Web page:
Prominent Livingston Parish businessman arrested on drug charges

A prominent Livingston Parish businessman, tourism official and political contributor to several high-ranking government officials is facing drug charges after allegedly buying the opiate oxycodone in an undercover Livingston Parish Sheriff's Office sting operation. Narcotics detectives arrested Shannon Mack, 44, the owner of oilfield contracting firm SamMackCo. and a member of the Livingston Parish Convention and Visitors Board, according to an arrest report obtained by Daily Report. Sheriff's office spokeswoman Lori Steele says a little more than a week ago, Mack allegedly ordered oxycodone through a confidential source. He was arrested and has since been released on $25,000 bond. According to campaign finance records on file with the Louisiana Board of Ethics, Mack has contributed thousands of dollars to top public officials in Livingston Parish—including Parish President Layton Ricks, to whom he, his company and his family have given more than $10,000. Mack is also a...

Two cents: Public-private partnerships set the stage for growth

As John Davies, president and CEO of the Baton Rouge Area Foundation, was leaving the podium following last week's Baton Rouge Business Report 2014 Leadership Power Breakfast, I stopped to thank him for filling in at the last minute for a speaker who couldn't make the event. Davies looked at me and said: "You know, nobody does public-private partnerships like Baton Rouge. Nobody." This seemed an unusual realization from an individual who as much as anyone has fostered the notion that governments and private entities can and must work together to make things happen that neither could do alone. Davies explained that even though he has been living and breathing public-private partnerships for more than a decade, the truth that Baton Rouge is a leader in that regard suddenly hit him as he catalogued the major developments downtown and along Nicholson Drive all the way to the gates of LSU. The evidence is there, and Davies laid it out passionately and comprehensively. A tough act...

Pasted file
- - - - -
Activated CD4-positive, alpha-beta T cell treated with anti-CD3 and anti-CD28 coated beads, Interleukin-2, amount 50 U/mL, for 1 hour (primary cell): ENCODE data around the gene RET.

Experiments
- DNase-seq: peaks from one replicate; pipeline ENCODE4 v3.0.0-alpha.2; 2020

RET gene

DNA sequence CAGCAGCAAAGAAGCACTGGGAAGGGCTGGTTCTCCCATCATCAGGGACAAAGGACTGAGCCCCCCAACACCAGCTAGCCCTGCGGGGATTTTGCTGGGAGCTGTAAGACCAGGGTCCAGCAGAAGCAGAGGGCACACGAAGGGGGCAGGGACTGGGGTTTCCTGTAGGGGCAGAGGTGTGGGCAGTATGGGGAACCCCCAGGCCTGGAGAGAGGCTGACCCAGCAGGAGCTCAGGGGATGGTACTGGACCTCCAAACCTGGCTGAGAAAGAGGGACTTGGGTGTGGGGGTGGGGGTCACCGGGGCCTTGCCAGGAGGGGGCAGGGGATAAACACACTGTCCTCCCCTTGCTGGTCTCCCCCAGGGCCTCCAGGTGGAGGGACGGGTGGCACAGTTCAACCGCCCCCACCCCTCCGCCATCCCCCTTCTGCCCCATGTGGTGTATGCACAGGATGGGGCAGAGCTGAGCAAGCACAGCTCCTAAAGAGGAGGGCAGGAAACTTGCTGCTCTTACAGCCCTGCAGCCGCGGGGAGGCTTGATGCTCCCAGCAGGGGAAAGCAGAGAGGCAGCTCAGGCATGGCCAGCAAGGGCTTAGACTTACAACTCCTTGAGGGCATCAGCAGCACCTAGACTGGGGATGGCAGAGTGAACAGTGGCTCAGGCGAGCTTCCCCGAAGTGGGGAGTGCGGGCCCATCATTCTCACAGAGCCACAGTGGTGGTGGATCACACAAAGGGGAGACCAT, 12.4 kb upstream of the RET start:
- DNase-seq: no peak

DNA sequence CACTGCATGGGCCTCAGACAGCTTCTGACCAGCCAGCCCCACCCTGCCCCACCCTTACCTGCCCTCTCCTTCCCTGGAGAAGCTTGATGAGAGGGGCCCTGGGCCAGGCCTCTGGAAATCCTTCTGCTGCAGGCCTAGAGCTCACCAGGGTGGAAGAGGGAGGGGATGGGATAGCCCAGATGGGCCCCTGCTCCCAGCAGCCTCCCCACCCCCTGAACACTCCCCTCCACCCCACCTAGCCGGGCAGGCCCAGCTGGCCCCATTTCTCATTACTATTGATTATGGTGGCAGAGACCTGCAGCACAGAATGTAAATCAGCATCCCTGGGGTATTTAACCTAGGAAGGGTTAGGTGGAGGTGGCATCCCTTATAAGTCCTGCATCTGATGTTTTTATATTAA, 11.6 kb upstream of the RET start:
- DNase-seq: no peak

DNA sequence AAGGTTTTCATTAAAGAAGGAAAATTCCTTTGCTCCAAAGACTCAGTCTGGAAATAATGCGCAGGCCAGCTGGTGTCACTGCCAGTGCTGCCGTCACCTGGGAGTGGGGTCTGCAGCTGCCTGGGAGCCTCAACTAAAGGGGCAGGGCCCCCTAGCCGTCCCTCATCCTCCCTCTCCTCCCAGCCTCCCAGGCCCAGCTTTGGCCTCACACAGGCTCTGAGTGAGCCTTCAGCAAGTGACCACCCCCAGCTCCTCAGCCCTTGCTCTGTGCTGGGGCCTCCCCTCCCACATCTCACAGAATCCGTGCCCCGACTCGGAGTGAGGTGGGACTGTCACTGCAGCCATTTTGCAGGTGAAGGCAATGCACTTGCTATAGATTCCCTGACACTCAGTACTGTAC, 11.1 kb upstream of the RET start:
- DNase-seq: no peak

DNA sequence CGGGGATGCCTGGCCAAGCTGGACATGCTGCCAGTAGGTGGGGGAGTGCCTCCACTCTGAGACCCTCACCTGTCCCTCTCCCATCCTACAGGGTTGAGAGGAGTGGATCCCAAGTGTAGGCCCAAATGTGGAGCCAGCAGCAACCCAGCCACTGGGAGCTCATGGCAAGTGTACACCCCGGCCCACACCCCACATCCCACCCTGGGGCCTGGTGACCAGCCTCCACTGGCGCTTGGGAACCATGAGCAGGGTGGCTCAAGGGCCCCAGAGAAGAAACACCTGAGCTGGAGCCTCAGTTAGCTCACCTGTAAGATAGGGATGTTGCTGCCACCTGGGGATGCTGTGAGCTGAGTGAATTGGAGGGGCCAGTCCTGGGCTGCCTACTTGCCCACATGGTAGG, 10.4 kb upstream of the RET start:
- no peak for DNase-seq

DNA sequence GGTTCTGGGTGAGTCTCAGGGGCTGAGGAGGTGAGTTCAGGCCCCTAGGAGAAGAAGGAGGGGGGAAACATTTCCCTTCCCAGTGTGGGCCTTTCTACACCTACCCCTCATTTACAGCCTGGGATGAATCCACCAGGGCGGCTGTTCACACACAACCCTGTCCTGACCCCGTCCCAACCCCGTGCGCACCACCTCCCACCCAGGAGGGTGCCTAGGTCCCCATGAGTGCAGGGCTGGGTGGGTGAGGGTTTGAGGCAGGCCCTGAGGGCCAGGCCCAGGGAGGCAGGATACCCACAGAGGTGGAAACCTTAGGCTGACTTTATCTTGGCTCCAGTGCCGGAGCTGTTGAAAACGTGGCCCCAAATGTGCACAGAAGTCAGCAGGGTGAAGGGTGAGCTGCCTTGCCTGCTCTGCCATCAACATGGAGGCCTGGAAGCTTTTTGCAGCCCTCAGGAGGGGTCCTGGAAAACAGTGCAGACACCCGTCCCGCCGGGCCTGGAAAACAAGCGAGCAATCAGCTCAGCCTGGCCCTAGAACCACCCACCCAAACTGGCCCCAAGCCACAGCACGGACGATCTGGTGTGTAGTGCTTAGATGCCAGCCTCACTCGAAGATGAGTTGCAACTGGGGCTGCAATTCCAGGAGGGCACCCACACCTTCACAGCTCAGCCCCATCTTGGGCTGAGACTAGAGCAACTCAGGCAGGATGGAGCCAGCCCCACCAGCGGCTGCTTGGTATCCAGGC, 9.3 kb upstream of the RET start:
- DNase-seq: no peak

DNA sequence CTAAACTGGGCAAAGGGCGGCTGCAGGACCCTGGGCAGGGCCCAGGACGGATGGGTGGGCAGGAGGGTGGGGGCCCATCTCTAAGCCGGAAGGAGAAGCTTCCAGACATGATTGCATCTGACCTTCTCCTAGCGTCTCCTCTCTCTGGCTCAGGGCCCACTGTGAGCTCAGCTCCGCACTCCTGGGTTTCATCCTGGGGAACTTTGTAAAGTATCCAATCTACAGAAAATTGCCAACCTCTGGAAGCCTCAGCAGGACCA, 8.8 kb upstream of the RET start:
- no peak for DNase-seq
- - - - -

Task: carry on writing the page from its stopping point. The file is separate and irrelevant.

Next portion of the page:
Nearly 2% of all personal income in EBR is state pension money, report says

The 13 defined-benefit pension systems for Louisiana's state and local government retirees don't just have an economic impact on the roughly 150,000 retired teachers and state workers who benefit directly from them. According to a new report released today by the Louisiana Budget Project, the pensions pay out more than $3 billion in benefits to retirees and their families every year—an amount equivalent to 1.7% of all personal income in the state—and represent "a key economic driver that supports households and businesses in every city, town and parish of the state." In East Baton Rouge Parish, the report says, there are roughly 15,000 state pension recipients receiving approximately $358.7 million each year—or the equivalent of 1.94% of the parish's total personal income. The report notes that the economic impact of the pension systems is even more pronounced in rural areas of the state, in which pension payments account for as much as 3% of all personal income.

War of the words

Mayor Kip Holden spent much of his annual "state of the city" address Jan. 8 making a passionate plea for unity, just as the effort to incorporate St. George is ramping up.

Key NSA surveillance reforms said to be hampered by complications